Memories of York – Rodrigo and Lester

The traditional late August Ebor meeting from York is on this week, which always brings to mind a trip to the Knavesmire in 1992, where Lester Piggott wowed the crowds with his Juddmonte International victory on Rodrigo De Triano.

One day during the Hallowe’en half-term holidays in 1985, my brother told me he was going to a friend’s house to do some homework. This never happened, so my suspicions were immediately aroused, yet our dad confirmed this was the case and he was taking him there, so I was satisfied.

It was only when I heard the news on the radio that I realised I had been hoodwinked. “Britain’s greatest jockey Lester Piggott retires today after the meeting at Nottingham…” In fairness I’m sure having an eight-year-old tagging along would probably have ruined the buzz and the crowds flocked – five times the normal crowd – to see Lester have one winner on his final day.

Memorably, my brother took a photo of Willie Carson sneaking out of the weighing room by the back door as the press corps and fans swarmed at the front. These days the photo would have gone viral on social media, but then it just came back from the chemist a few weeks later as a grainy shot.

Fast forward seven years. A lot had happened to Piggott since then, not least a spell in jail. But now at 56 he was back doing what he did best and at York on the opening day of the Ebor meeting, he had a good mount in the Juddmonte International.

Following his memorable comeback victory at the Breeders’ Cup in 1990 on Royal Academy, it had always been an ambition to see Lester win a big race – he didn’t come to Bath or Chepstow very often – and so when it was decided we would go to York on Tuesday, August 18, 1992 as part of a family holiday, there was always going to be a chance.

That improved when it was clear that Lester would ride Rodrigo De Triano, on whom he had won both the English 2,000 Guineas and the Irish equivalent. Though the horse had not justified favouritism in the Derby and was out of the frame at Royal Ascot in the St James’s Palace Stakes, plenty still fancied Robert Sangster’s horse, trained by Peter Chapple-Hyam, to run well.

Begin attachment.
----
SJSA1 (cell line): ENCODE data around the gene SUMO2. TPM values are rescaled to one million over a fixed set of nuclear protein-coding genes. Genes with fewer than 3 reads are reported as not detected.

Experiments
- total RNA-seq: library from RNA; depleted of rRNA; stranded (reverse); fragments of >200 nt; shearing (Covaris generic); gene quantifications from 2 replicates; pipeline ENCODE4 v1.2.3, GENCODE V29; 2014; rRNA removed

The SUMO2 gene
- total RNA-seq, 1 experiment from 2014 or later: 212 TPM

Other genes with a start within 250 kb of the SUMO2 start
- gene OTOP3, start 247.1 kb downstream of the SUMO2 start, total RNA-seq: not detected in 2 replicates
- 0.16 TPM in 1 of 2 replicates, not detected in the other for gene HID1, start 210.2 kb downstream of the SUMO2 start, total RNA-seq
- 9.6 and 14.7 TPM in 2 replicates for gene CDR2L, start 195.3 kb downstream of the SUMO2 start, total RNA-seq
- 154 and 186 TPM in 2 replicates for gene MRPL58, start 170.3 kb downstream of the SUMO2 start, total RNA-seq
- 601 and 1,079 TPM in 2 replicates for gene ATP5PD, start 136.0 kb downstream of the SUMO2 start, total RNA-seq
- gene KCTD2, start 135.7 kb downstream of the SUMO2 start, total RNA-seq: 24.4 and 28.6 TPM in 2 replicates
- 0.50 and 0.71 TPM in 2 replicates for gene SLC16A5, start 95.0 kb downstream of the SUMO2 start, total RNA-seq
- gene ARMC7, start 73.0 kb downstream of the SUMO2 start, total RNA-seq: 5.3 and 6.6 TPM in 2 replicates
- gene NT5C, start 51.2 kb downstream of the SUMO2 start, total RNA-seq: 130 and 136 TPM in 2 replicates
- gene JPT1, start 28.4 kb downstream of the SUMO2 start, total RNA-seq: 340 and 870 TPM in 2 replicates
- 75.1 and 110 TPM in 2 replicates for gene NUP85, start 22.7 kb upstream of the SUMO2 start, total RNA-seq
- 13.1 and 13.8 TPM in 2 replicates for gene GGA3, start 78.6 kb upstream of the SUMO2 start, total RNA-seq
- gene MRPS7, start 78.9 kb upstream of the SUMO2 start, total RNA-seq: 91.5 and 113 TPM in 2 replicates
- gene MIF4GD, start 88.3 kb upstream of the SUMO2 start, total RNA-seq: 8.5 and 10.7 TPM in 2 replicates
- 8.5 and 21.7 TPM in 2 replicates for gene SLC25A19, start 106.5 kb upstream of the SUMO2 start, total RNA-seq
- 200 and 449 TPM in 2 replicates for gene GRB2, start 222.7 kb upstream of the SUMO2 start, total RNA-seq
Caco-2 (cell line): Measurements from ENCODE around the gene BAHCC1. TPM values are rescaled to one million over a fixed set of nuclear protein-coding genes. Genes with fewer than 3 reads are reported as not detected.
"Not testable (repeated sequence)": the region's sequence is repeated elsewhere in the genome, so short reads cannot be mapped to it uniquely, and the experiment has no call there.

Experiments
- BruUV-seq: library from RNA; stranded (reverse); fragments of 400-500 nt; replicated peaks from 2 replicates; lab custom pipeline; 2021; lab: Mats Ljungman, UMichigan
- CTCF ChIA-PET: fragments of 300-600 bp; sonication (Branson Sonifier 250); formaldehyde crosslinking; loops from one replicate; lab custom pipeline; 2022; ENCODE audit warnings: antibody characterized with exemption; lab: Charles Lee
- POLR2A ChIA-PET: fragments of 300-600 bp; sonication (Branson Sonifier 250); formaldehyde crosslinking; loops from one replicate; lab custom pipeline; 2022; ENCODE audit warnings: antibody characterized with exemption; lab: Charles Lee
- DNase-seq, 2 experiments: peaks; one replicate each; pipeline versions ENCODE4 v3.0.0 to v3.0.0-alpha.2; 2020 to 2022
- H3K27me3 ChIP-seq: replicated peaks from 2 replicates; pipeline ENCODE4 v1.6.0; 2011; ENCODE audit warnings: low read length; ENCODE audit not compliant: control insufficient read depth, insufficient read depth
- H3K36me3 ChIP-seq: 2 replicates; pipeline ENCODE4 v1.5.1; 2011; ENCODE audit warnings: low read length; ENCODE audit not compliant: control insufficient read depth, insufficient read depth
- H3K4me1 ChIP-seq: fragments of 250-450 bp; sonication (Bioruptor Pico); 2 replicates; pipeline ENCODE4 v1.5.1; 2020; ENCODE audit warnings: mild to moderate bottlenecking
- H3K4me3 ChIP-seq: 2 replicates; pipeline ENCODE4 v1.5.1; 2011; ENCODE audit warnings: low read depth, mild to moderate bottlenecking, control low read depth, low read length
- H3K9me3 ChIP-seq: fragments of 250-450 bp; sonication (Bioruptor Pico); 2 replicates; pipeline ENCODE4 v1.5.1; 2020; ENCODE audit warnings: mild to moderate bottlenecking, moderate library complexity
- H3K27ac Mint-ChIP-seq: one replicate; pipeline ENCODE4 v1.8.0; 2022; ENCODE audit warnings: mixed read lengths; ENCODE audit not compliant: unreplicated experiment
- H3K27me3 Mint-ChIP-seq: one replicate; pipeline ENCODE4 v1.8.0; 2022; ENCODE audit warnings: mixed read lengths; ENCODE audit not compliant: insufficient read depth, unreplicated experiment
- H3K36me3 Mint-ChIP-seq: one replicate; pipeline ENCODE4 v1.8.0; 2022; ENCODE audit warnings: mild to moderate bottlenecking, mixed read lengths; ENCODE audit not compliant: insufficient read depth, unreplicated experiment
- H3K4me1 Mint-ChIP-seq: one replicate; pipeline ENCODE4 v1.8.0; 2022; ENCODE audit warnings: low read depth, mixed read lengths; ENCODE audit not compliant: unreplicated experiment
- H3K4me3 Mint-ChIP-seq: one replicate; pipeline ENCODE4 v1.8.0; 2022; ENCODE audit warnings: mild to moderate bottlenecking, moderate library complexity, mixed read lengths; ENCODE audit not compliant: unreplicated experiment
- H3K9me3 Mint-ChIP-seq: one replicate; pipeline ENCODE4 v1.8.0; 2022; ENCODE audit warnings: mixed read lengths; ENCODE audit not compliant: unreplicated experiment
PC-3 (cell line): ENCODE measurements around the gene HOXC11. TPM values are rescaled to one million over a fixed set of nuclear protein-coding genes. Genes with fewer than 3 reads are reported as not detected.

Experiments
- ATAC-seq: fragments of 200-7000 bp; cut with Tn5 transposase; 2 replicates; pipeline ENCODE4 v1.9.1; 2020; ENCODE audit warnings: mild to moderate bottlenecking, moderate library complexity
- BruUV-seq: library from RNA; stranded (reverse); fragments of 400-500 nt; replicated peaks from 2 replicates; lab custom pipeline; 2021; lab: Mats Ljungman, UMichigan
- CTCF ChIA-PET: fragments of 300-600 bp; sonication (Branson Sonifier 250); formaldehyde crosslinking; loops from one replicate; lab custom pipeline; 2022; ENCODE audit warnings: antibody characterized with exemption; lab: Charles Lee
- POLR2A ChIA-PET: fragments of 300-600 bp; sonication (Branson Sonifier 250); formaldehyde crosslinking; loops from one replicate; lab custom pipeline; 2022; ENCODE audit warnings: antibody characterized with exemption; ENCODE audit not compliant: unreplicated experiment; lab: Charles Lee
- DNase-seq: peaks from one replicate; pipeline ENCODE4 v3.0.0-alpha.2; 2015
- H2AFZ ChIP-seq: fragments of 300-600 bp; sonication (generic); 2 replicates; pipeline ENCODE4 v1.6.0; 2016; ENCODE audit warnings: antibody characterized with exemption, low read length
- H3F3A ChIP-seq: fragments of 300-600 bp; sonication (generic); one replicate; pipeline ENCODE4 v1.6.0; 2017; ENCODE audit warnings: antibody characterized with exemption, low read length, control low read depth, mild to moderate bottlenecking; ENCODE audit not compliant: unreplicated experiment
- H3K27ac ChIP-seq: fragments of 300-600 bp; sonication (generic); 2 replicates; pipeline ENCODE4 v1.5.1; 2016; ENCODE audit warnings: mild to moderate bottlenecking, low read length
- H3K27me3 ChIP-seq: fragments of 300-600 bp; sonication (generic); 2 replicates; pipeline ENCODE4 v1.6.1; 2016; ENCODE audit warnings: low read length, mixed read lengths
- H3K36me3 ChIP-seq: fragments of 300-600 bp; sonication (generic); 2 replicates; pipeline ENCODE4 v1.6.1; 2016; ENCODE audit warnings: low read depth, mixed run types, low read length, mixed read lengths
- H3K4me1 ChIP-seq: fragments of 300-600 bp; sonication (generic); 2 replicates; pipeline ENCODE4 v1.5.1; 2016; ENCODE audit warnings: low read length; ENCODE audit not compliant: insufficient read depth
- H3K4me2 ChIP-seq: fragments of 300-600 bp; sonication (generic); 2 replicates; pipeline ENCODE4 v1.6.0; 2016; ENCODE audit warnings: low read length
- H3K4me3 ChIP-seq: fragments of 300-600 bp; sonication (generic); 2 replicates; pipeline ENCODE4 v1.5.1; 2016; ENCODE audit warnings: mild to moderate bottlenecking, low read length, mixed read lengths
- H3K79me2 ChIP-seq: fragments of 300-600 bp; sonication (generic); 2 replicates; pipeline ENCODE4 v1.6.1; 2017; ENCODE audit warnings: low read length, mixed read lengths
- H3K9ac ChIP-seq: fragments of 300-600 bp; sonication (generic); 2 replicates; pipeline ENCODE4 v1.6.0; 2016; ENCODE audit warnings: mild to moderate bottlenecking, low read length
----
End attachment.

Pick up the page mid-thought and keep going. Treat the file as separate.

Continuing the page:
Twelve horses lined up for the Juddmonte International. Among them were that year’s Derby winner Dr Devious with John Reid, also from the Chapple-Hyam yard the 1991 Juddmonte International winner Terimon, with Mouse Roberts up for Clive Brittain and Michael Kauntze’s Irish raider Kooyonga, the winner of the 1991 Irish 1,000 Guineas.

Many thought that Michael Stoute’s Alnasr Alwasheek would be the winner and as the horses broke from the stalls the Kentucky Kid Steve Cauthen – who would retire in just a few months – had her at the front of the field, with Piggott settling Rodrigo De Triano in at the back. I managed to scramble halfway up the metal ladder that led up to the commentator’s position, so I had a great view of the action – rarely the case for a youngster at most courses.

Turning for home Alnasr Alwasheek extended but was very quickly run down by Pat Eddery on All At Sea in the Khalid Abdullah colours. By this stage the favourite, Kooyonga, had been virtually pulled up. Just before the two pole, the crowd realised that Lester had emerged through the pack and was a serious challenge which caused them to rise up in support for the ‘Galloping Granddad’.

By the final furlong marker the challenges of Dr Devious and David Elsworth’s Seattle Rhyme were over (the latter eventually winning a photo for third). Although All At Sea battled hard to the line, Lester always looked to have enough in hand and he crossed the line first to great acclaim to win at 8-1. You can see the race here:

Afterwards, Rodrigo De Triano’s owner Robert Sangster said, with a smile on his face: “That’s the first time in 25 years that Lester’s asked me for advice on how to ride a horse. He wanted to know whether to go with the pace or drop him in behind. He was really sweated up about it – and that’s most unlike Lester.

“I’ve never heard applause like it at York. They love to see a horse win like that.”

The jockey hailed his mount, saying: “He was going so easily, I hit the front a bit early! He’d be up with the best I’ve ridden.”

It was a great victory for racing with Lester confirming once again that his comeback had been worth it. I ticked one off the bucket list that day and the Ebor meeting will always bring back those happy memories of Rodrigo and Lester.


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